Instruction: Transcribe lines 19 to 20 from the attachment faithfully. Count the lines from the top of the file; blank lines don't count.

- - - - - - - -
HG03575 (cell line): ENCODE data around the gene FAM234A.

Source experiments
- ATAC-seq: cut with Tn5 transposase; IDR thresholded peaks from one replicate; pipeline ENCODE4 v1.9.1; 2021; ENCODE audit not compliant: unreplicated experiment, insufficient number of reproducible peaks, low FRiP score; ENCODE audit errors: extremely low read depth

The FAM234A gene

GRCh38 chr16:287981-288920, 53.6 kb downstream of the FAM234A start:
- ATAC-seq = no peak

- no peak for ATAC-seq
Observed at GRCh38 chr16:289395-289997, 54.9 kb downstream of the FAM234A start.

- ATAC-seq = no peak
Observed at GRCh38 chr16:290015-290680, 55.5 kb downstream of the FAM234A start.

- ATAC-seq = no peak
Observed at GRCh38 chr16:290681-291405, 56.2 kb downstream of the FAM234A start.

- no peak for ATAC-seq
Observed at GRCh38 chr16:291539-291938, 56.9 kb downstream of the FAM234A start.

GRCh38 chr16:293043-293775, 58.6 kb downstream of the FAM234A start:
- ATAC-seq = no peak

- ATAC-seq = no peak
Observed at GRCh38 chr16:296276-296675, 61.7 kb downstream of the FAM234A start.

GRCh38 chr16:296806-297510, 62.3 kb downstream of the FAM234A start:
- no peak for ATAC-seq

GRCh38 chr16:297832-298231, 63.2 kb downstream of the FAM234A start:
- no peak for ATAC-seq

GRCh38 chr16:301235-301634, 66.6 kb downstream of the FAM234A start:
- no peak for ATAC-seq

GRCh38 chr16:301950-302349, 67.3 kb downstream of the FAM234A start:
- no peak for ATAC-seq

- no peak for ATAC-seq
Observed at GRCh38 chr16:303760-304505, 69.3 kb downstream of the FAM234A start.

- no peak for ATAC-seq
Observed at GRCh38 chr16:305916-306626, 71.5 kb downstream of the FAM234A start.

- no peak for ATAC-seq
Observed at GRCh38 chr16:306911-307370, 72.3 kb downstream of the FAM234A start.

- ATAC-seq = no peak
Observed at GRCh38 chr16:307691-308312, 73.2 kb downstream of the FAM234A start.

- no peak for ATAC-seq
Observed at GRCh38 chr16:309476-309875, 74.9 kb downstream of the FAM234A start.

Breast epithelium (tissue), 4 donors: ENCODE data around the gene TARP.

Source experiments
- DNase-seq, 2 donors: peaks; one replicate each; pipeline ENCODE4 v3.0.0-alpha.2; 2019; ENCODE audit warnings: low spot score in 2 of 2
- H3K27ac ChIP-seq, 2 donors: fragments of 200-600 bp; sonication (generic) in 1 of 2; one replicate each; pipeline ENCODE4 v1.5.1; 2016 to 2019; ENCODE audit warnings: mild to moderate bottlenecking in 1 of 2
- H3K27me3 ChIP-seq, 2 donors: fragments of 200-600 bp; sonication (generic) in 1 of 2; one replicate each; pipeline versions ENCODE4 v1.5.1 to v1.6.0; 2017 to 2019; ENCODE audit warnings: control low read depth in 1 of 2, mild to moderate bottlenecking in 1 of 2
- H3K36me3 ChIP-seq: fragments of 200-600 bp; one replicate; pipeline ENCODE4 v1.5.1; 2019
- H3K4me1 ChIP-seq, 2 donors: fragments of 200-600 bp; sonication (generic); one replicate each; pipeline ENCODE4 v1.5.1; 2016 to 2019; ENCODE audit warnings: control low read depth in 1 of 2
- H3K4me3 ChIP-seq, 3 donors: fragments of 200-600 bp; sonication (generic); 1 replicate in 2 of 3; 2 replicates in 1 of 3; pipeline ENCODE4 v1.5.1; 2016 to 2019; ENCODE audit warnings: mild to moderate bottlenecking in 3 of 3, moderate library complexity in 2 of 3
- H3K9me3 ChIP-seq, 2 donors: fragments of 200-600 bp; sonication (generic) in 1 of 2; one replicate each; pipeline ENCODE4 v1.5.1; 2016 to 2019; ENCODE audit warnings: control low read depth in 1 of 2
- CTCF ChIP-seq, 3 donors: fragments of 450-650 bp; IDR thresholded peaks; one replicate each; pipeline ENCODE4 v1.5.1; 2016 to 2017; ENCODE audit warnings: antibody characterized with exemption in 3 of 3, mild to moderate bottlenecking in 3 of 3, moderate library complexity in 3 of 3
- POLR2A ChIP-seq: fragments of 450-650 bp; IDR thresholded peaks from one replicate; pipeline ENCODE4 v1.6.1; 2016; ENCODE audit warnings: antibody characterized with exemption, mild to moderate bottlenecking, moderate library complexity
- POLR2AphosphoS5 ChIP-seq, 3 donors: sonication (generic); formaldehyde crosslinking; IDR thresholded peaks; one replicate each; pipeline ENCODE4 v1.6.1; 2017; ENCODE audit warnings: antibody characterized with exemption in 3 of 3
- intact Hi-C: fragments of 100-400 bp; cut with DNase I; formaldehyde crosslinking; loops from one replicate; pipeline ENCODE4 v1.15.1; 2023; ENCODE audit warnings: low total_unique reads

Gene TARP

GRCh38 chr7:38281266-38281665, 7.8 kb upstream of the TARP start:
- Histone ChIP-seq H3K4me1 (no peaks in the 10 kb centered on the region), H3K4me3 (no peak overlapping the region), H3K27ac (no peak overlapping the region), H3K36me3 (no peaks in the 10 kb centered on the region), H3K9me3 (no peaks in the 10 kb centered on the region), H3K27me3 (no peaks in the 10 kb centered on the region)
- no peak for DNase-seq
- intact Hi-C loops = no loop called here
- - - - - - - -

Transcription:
GRCh38 chr16:296806-297510, 62.3 kb downstream of the FAM234A start:
- no peak for ATAC-seq